The main narrative knock I keep hearing is that it's "just 'Dances With Wolves' in outer space." Fair enough, although I don't think Kevin Costner created this particular basic storyline. He just happened to hit a pop culture home run with his version. I think it's a fairly simple and, yes, familiar spine for a movie: a guy from our culture encounters a native people who he is drawn to, and the more he engages with their culture, the more he wakes up to the things that are wrong with his own culture. It's a fish out of water story, and it's also a story about our own values as seen through new eyes. If that automatically bothers you, then nothing's going to suddenly win you over and convince you. There are several people I've spoken with now who just plain hate that storyline, and my guess is that they'll feel the same way after the film as they feel right now. If I hate romantic comedies about people who lie and lie and lie and lie and suddenly succeed in spite of all that, then I can pretty much count on each and every Kate Hudson film annoying me. Sometimes, a film isn't made for you, and it's better to accept that and just recuse yourself than it is to pound on a movie for what it's not, rather than what it is.
[more after the jump]
Wafer-thin but enjoyable gore fest makes Rain a credible movie star
James McTeigue, director of "V For Vendetta," is back in the saddle for the new Warner Bros. action movie "Ninja Assassin," and the good news is that it's an energetic, gore-soaked bit of fun.
It's Teflon, slick and without substance, and you may have a hard time describing the film's plot two hours after you see it, but I'm not sure I would hold that against the film. It's so aggressive about delivering a series of crazy set pieces that I admire it for it's single-mindedness, and there's at least one major choice made by McTeigue that I really like.
Hats off to Warner Bros. for taking a chance on Rain as a lead actor. Although I'm one of the most ardent supporters of "Speed Racer," I wasn't convinced that Rain really worked as a lead. Here, he's absolutely charismatic enough to pull it off, and although it's a very simple character arc overall, Rain plays enough shade and nuance to make me think he can handle even more the next time out.
Naomie Harris ("Miami Vice," "Pirates Of The Caribbean") stars as an analyst for an intelligence agency who is convinced that she's uncovered proof of a shadowy organization of ninjas who work as paid assassins around the world. Her investigation eventually brings her face to face with Raizo (Rain), who is the one member of that organization to ever successfully walk away. Together, they go on the run and have to face down the killers who are chasing them.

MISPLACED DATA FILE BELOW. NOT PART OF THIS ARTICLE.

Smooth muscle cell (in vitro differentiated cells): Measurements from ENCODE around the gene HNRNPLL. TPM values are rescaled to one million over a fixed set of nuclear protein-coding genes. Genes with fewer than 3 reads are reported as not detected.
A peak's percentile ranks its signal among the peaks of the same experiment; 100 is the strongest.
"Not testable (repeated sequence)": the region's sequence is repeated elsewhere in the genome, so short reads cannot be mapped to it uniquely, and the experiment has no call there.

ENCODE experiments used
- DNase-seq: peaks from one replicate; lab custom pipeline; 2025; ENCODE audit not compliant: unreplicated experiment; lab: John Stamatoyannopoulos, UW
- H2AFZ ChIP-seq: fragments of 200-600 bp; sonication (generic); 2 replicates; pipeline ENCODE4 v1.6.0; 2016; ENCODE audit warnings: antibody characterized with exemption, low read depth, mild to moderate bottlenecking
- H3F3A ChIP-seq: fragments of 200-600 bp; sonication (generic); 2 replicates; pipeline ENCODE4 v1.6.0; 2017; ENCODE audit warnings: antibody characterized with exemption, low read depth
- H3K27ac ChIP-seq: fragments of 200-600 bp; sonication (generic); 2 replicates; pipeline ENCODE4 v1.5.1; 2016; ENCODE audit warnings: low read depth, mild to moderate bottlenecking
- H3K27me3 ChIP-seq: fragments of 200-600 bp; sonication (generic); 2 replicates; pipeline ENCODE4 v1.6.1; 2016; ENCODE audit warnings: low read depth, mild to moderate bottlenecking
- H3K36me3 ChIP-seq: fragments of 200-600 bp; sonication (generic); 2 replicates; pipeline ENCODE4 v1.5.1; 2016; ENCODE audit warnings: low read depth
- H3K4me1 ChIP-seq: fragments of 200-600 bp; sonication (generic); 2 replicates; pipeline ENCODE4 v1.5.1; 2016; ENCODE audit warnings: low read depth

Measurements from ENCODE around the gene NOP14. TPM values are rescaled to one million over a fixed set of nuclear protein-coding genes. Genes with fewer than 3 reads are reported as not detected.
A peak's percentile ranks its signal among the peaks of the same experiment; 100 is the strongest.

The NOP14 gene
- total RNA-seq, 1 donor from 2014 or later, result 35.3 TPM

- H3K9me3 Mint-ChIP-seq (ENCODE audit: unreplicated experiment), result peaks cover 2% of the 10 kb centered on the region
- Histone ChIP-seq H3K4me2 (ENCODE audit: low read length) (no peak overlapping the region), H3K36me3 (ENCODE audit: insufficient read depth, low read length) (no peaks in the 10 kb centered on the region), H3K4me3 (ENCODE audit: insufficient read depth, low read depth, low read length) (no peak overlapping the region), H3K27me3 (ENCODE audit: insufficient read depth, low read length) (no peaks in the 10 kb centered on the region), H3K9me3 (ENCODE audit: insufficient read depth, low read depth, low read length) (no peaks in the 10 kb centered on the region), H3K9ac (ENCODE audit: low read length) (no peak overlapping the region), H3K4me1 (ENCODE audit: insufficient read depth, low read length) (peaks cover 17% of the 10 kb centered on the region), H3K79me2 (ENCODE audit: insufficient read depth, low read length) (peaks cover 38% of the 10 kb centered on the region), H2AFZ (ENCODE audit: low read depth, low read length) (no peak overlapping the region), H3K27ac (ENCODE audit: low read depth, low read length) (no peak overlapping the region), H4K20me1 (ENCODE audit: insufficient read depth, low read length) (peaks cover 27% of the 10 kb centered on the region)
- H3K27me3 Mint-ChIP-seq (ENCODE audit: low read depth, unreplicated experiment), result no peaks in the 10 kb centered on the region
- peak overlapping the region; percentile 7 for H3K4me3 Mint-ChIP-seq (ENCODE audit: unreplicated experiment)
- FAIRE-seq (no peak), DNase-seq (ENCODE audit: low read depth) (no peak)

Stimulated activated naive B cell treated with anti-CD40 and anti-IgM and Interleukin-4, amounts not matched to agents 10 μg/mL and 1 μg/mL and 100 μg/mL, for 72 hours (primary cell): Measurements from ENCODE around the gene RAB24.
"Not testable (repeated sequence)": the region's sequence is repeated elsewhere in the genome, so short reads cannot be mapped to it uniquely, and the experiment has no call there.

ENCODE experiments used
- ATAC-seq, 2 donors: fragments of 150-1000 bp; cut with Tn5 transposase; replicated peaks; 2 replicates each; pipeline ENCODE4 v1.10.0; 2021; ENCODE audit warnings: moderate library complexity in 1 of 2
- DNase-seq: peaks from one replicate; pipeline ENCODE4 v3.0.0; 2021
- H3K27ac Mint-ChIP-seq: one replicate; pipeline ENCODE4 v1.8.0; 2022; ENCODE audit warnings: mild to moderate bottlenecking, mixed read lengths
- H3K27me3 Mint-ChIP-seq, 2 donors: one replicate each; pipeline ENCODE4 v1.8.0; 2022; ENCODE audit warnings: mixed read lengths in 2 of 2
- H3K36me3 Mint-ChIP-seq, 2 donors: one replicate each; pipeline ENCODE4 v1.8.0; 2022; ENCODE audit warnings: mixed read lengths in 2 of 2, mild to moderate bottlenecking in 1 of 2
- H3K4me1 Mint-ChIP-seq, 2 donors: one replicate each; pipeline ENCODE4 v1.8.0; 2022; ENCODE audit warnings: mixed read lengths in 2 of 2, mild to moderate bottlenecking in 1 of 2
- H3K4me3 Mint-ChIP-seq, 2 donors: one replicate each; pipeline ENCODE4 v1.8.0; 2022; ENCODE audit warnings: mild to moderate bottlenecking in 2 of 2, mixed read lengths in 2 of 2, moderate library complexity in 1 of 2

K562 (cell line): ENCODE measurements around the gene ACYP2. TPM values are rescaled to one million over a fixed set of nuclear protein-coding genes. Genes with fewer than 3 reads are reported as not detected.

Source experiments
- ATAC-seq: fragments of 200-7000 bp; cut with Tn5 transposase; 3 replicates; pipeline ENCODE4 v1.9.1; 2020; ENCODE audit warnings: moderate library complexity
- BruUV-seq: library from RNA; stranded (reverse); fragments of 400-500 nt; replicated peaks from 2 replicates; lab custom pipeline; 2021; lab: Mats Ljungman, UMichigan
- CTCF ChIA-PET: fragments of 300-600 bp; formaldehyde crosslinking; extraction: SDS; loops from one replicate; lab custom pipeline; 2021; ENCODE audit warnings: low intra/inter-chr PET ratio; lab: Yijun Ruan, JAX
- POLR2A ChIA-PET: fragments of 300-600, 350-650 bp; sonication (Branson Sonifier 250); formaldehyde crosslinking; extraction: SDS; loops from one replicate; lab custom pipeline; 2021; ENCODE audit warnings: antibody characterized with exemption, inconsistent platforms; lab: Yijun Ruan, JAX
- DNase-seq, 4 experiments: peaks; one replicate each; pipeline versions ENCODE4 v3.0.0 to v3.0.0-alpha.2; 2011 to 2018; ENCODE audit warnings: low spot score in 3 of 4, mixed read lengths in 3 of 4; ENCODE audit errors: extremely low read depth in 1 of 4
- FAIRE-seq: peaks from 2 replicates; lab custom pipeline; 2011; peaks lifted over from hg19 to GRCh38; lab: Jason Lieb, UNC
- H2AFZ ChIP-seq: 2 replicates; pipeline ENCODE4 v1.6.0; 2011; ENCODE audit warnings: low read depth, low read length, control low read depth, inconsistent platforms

The end. It really is just that simple. There's some stuff about Raizo's childhood, and some stuff about the people Harris works for, but most of the film is a chase, one set piece to the next, and on that level, it really works. McTeigue's best decision in the entire film is to shoot the ninjas as monsters and to shoot the film as a horror movie. That way, it gives him permission to keep them offscreen except for glimpses, and it keeps them from feeling ridiculous. Cranking up the gore to a ridiculous degree also works in the film's favor. The action choreography is good but it's also studio-safe, meaning you don't get the same kind of kinetic "did they just kill that guy?" thrills you get from Thai action movies, so they ladle on the CGI gore as a distraction.
[more after the jump]
Plus 'Monsters vs. Aliens' and Jim Henson fantasies on BluRay
Welcome to the DVD & Games Forecast for Sept. 27, 2009.
I'm not going to dwell on this one today because I'm in Austin for Fantastic Fest. As much as I'm going to want to dig into my stack of new titles when I get home, this week is all about Fantastic Fest.
THIS WEEK'S FEATURED TITLES
"The Wizard Of Oz: 70th Anniversary Collection" (BluRay)
Even if you're not at Fantastic Fest, you have the option now of picking up the single most remarkable film experience of the week, taking it home, and enjoying it on your own high-definition set-up. A few weeks ago, I had the pleasure of going to Warner Bros. to watch a demonstration of how they had handled the clean-up and restoration process for the new 70th anniversary release of "The Wizard Of Oz." It is a sensational, jaw-dropping, standard bearing release of the film, and even having seen the film however many times over the course of my lifetime, I felt like I was looking at something brand new.